It is 2009 and life again is about spending time on the streets simply trying to survive. Yet again he starts to looks for work but this time the felonies and a bad economy are two big boulders blocking his path to employment.

"[It's] the first thing they notice. If my felonies are not 10 years or older, then automatically they tell me 'Look, Will, we'll keep your application for six months but really we can't do nothing with you.' "

After more than 40 rejections, he sought help.

"I went to Andrea [Founder and Executive Director Andrea De Mink] who runs the PourHouse - a local homeless outreach group - and she gave me a bonding paper, so it told [employers] if you hire him, OK, we'll give you $5,000 if anything comes up missing…. That didn't help."

The bonding paper William had in hand is a federal bond program under the U.S. Department of Labor to assist job seekers with criminal records and others whom employers might consider high-risk individuals in obtaining employment.

But a guaranteed protection against loss is not always the incentive that a job applicant or those agencies that are attempting to find work for ex-offenders hope it is. William's hope that the bonding paper would help him didn't turn out to be the solution to finding him his next job.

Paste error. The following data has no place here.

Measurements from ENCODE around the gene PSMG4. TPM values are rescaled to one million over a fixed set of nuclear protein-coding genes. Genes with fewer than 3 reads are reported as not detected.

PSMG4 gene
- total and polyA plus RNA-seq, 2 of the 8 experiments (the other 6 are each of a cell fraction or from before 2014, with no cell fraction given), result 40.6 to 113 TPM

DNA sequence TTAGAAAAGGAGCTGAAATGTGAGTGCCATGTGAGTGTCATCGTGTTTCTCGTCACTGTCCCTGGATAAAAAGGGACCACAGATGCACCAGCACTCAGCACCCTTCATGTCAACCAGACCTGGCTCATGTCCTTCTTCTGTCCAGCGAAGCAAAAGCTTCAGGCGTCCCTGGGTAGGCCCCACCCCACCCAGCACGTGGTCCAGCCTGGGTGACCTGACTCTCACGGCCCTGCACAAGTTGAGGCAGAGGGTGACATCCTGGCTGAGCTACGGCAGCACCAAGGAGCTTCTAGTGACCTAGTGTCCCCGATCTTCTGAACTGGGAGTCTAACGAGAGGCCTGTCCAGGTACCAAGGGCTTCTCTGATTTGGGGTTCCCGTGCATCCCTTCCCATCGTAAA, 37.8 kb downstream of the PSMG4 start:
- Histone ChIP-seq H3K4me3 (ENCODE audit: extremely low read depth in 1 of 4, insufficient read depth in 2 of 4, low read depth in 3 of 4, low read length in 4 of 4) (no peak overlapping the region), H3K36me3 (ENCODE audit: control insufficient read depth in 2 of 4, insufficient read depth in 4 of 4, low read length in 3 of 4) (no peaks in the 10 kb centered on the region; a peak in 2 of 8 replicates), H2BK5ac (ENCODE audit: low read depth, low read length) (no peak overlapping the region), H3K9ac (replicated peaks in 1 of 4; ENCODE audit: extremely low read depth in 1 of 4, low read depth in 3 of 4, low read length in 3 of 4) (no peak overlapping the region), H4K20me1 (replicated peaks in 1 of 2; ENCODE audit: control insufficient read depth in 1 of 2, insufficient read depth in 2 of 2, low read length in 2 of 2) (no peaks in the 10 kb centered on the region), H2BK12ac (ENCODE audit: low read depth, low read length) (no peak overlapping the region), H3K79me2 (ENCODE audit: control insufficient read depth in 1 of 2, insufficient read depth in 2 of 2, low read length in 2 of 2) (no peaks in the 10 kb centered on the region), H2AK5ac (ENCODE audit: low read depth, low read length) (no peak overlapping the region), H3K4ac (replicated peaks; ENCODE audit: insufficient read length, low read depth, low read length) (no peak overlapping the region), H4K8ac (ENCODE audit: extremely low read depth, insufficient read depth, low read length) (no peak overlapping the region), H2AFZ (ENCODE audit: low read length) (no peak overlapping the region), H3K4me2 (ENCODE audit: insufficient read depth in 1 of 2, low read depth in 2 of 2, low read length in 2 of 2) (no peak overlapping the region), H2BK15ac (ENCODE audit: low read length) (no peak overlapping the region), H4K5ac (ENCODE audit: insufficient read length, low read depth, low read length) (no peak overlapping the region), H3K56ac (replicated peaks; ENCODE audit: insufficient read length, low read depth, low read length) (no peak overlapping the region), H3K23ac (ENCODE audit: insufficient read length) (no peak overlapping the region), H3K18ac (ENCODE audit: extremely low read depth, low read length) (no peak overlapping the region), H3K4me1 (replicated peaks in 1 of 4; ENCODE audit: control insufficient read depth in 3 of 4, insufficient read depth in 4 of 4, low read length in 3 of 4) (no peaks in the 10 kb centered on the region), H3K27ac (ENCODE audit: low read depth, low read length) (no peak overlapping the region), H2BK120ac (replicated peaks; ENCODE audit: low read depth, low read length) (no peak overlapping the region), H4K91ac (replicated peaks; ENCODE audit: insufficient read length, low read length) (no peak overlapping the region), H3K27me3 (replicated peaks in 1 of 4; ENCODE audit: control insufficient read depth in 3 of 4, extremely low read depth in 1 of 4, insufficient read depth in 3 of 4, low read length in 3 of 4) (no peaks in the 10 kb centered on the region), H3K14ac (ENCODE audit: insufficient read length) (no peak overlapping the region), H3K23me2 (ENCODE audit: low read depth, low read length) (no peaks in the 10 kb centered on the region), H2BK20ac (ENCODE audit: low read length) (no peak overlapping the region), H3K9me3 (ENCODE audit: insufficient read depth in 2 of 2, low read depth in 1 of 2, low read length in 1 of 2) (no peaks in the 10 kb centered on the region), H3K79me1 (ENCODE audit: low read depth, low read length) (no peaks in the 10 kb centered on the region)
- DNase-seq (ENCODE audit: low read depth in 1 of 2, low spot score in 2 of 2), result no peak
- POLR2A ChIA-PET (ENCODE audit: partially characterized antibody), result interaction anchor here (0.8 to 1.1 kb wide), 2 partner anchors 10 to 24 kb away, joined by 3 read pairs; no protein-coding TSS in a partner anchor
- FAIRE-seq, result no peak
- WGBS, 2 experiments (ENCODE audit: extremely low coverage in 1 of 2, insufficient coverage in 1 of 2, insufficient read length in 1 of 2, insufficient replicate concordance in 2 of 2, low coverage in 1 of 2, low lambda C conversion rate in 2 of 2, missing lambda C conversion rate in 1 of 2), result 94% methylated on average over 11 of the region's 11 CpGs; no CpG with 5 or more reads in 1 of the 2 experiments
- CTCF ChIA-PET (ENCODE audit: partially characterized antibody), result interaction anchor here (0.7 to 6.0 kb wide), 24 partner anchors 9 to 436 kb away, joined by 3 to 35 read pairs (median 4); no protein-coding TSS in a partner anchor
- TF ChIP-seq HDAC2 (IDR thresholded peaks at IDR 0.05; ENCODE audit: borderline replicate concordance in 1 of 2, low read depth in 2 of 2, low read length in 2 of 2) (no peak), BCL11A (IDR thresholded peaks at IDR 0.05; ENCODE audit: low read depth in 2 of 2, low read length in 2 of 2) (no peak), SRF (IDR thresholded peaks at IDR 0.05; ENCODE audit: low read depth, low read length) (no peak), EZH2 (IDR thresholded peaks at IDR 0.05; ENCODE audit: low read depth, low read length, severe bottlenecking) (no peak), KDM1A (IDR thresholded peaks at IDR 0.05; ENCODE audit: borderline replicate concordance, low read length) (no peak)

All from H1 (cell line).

"A lot of them don't really care about that bonding thing …. If they're not willing to take a chance on you, they completely ignore that," he says.

The economic condition and high unemployment rate magnify the difficulties for ex-offenders looking for work. William continues to look for work while depending on the generosity of strangers who pass him each day.

Despite the layoffs, felonies that in two cases - according to William - were not of his doing and bouts with depression and substance abuse, it is a smiling and hopeful man who stands on the intersection of East Maryland and North Meridian Streets on a warm Saturday morning.

A man who still believes he will work again. "I would rather work than be sitting out here."

Post script:

William called about a week after I gave him a copy of the paper with his story in it and asked to sell the paper. He has been buying 60 papers a week for the last 3 weeks. He is steady and on a good intersection.